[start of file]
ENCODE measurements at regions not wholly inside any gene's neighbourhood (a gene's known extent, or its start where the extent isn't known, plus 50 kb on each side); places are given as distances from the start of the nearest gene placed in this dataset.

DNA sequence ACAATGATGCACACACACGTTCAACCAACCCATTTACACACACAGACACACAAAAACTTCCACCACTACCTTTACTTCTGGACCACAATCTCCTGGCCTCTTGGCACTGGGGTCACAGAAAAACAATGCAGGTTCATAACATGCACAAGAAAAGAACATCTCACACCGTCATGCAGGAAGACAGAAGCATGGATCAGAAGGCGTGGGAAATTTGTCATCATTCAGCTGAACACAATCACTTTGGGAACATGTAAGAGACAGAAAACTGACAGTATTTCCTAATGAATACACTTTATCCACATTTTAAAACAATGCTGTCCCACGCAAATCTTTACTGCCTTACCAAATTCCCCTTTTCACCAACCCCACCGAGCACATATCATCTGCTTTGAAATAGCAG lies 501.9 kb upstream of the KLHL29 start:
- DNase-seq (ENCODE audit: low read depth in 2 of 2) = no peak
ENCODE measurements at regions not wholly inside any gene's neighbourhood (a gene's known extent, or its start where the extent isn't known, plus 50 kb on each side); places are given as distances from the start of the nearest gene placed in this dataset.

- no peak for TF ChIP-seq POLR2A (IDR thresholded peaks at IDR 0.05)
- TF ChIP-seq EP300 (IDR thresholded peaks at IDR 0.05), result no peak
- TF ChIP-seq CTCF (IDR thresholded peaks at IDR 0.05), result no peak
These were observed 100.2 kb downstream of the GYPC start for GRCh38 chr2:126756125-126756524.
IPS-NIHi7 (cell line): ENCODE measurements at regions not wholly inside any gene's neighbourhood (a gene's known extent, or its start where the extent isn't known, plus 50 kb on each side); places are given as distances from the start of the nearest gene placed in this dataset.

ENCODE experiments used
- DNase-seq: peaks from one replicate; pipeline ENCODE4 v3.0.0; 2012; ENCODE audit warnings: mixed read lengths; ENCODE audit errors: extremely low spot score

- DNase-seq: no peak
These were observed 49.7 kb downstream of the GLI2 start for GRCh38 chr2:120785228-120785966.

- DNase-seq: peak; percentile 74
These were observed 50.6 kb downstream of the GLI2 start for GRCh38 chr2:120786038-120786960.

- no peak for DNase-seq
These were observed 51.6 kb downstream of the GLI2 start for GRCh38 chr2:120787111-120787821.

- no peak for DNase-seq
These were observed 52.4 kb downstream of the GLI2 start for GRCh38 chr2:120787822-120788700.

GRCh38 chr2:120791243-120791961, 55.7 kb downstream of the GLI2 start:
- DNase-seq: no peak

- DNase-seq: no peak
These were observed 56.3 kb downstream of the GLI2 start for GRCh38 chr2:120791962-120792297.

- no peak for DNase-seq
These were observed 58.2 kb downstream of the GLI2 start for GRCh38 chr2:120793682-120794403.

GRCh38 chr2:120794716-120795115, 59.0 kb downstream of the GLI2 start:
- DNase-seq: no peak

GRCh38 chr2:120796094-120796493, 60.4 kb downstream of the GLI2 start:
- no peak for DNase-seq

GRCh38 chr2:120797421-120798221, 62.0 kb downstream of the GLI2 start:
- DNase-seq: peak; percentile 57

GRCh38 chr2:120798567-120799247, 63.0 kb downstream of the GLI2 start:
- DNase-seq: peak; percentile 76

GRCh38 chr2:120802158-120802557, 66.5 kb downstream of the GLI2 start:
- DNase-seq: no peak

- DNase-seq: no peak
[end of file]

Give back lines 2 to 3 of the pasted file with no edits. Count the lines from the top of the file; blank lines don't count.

DNA sequence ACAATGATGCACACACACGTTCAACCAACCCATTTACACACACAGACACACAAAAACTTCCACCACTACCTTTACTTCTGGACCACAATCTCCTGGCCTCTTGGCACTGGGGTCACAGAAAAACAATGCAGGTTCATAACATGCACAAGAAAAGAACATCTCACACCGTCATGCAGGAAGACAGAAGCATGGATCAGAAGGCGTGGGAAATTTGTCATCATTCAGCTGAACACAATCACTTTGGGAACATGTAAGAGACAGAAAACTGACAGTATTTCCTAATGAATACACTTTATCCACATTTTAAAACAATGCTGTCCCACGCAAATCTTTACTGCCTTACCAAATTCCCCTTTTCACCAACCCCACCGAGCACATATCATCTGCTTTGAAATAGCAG lies 501.9 kb upstream of the KLHL29 start:
- DNase-seq (ENCODE audit: low read depth in 2 of 2) = no peak